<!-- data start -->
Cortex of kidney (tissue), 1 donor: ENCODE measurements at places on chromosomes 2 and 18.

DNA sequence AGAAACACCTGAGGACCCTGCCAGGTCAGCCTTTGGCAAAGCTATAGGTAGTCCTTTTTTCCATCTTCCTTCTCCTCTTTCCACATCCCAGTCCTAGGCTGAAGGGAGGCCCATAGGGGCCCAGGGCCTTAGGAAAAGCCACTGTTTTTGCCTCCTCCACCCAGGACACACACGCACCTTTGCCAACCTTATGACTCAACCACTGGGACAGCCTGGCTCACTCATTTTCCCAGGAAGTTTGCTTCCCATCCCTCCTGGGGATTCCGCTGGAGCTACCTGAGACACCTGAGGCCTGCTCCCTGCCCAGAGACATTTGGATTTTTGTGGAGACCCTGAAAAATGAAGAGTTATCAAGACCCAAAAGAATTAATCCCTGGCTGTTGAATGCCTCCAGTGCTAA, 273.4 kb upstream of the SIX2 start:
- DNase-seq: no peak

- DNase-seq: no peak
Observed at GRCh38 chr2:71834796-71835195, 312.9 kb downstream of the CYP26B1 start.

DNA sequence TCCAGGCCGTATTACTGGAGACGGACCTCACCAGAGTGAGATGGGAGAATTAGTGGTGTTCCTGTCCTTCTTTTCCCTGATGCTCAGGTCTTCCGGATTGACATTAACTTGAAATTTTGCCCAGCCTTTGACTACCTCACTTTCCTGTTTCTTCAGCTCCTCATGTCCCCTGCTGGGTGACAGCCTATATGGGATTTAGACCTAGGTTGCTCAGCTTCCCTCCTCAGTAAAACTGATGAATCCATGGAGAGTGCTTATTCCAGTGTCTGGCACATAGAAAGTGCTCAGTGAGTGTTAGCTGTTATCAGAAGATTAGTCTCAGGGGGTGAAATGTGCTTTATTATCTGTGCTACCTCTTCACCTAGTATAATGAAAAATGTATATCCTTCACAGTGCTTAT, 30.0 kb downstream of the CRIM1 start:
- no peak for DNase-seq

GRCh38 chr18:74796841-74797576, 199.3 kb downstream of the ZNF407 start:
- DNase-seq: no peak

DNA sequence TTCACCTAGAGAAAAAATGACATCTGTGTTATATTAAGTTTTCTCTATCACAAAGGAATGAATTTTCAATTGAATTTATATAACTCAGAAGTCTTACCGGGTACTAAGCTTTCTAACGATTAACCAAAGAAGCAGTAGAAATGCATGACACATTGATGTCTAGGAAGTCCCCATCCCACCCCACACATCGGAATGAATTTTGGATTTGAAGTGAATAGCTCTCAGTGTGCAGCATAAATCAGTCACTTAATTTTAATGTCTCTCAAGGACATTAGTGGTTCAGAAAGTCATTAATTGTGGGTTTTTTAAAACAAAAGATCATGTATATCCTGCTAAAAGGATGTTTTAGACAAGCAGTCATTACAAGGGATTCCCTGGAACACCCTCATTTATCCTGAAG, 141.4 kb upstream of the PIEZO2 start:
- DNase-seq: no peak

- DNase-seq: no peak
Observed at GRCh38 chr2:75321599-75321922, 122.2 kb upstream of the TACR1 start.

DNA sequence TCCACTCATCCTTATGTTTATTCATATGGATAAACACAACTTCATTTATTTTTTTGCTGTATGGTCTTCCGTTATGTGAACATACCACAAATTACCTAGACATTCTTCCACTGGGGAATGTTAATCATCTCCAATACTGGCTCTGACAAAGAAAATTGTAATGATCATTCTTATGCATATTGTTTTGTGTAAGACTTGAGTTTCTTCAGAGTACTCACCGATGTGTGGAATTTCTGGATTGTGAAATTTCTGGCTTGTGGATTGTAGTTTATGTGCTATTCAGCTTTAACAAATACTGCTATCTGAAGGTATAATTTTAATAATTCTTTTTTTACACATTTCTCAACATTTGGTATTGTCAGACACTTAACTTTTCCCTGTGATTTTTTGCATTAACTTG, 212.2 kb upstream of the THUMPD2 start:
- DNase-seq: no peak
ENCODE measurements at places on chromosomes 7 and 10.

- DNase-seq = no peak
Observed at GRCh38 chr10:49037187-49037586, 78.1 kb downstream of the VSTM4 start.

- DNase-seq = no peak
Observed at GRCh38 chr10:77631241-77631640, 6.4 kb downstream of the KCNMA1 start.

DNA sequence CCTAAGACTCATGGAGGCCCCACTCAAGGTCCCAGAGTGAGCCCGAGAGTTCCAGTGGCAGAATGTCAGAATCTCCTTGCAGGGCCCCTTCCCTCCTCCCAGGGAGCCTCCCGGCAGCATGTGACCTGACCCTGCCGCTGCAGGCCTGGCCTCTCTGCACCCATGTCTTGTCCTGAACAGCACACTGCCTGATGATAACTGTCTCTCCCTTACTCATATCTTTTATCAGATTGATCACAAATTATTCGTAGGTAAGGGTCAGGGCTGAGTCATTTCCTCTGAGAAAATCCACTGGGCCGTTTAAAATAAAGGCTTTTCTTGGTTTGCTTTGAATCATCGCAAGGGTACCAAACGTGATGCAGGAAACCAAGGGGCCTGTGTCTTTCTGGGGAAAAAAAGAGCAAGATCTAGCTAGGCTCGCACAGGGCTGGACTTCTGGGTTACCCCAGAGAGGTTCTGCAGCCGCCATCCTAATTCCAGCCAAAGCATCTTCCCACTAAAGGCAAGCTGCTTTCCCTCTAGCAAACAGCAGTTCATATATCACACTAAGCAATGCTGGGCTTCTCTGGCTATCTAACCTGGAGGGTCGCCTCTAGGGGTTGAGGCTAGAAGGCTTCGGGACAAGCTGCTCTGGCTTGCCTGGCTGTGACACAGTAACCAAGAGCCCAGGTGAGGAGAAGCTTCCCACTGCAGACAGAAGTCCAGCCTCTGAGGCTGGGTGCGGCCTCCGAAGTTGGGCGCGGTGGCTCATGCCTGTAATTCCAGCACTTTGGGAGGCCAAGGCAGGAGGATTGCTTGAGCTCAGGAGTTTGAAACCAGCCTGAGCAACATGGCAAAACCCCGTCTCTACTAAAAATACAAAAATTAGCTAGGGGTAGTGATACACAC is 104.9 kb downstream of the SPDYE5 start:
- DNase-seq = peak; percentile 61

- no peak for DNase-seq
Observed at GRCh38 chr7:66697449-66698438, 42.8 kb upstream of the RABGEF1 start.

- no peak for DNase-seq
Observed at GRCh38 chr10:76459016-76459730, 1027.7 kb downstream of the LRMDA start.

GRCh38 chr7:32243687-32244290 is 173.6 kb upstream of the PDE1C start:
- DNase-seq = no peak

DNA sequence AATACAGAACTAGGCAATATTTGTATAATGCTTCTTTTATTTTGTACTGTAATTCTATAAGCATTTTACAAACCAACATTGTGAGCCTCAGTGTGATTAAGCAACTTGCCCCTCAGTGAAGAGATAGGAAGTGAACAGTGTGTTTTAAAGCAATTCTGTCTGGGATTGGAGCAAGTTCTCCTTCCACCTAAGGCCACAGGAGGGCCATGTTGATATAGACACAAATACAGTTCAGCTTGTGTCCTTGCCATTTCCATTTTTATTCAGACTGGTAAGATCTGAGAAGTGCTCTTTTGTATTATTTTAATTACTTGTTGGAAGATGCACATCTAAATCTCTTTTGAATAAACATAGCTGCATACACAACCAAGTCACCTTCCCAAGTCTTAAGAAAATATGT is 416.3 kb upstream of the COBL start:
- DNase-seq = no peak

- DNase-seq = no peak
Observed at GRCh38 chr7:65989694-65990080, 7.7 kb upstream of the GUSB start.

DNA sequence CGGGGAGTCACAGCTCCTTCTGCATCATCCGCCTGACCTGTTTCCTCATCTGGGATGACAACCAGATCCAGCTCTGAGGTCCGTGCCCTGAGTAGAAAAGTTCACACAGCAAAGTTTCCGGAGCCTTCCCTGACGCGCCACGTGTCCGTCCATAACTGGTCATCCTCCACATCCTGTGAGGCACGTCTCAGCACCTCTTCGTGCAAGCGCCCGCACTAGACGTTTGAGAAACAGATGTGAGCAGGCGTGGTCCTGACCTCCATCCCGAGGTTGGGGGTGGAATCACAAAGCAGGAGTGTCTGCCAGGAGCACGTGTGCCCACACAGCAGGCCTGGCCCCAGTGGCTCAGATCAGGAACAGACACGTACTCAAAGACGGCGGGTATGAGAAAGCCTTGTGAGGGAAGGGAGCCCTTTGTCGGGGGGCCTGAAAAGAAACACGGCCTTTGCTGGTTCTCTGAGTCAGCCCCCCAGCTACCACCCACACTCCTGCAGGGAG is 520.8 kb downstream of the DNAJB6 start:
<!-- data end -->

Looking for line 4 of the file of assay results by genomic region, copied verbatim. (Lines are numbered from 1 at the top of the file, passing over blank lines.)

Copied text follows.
- DNase-seq: no peak